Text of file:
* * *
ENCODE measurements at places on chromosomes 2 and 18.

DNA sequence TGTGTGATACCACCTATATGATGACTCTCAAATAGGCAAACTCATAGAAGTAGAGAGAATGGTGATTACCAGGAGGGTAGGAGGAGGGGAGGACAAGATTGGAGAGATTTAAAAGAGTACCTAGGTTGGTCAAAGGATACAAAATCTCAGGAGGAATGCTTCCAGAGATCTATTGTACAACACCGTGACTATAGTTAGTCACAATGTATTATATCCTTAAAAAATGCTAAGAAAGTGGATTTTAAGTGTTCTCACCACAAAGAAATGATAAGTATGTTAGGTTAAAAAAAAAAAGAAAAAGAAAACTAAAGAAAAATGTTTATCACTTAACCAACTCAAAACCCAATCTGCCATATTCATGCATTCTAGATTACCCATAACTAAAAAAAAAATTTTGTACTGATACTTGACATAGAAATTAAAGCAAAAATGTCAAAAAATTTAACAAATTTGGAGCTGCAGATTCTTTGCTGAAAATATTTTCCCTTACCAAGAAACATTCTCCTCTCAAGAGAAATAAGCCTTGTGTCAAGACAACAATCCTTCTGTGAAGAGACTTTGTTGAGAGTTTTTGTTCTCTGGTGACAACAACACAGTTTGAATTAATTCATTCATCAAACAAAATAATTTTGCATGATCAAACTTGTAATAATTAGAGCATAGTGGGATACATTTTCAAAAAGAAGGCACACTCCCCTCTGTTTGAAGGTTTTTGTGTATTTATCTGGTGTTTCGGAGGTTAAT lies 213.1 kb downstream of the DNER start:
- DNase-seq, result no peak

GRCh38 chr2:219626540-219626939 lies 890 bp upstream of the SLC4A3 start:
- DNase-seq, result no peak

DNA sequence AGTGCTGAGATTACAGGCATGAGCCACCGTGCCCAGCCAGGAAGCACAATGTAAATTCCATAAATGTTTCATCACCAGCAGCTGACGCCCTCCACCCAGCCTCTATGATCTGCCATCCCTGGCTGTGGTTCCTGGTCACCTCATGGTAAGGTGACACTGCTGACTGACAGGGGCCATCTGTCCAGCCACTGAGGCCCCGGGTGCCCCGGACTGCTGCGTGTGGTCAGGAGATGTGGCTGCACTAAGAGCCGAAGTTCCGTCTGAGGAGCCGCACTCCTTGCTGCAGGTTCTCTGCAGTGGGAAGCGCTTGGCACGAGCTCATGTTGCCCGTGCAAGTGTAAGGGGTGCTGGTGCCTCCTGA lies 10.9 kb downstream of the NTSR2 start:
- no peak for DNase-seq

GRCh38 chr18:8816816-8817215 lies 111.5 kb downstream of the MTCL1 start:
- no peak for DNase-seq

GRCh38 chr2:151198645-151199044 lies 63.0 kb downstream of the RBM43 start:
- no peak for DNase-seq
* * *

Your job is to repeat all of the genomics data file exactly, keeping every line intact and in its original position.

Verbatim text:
ENCODE measurements at places on chromosomes 2 and 18.

DNA sequence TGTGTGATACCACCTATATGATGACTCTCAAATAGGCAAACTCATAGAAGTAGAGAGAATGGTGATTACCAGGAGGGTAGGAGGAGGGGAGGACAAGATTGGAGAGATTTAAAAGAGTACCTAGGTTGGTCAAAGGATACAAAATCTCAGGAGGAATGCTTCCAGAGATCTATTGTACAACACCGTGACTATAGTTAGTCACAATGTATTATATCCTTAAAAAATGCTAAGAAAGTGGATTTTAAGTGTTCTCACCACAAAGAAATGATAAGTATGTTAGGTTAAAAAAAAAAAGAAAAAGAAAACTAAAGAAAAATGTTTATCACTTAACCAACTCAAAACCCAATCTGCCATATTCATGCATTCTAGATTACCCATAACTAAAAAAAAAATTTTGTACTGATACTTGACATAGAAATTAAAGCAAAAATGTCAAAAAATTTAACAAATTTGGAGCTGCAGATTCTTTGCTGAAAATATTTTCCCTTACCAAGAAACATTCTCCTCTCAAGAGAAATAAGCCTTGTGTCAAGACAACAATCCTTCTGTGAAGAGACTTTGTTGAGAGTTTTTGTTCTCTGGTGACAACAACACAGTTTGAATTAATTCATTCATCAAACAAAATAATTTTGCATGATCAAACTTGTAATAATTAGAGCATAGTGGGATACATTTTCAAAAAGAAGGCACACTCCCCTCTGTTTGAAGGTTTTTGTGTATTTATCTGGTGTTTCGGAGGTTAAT lies 213.1 kb downstream of the DNER start:
- DNase-seq, result no peak

GRCh38 chr2:219626540-219626939 lies 890 bp upstream of the SLC4A3 start:
- DNase-seq, result no peak

DNA sequence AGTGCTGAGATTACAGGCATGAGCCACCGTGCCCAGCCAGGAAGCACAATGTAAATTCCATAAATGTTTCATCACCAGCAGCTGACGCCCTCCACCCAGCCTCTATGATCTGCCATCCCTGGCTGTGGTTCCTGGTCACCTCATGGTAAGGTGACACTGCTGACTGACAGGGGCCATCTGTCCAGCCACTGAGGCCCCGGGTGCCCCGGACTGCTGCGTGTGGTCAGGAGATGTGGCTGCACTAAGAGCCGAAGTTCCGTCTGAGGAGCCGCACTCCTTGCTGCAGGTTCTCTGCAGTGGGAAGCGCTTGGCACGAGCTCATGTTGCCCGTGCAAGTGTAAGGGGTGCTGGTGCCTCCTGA lies 10.9 kb downstream of the NTSR2 start:
- no peak for DNase-seq

GRCh38 chr18:8816816-8817215 lies 111.5 kb downstream of the MTCL1 start:
- no peak for DNase-seq

GRCh38 chr2:151198645-151199044 lies 63.0 kb downstream of the RBM43 start:
- no peak for DNase-seq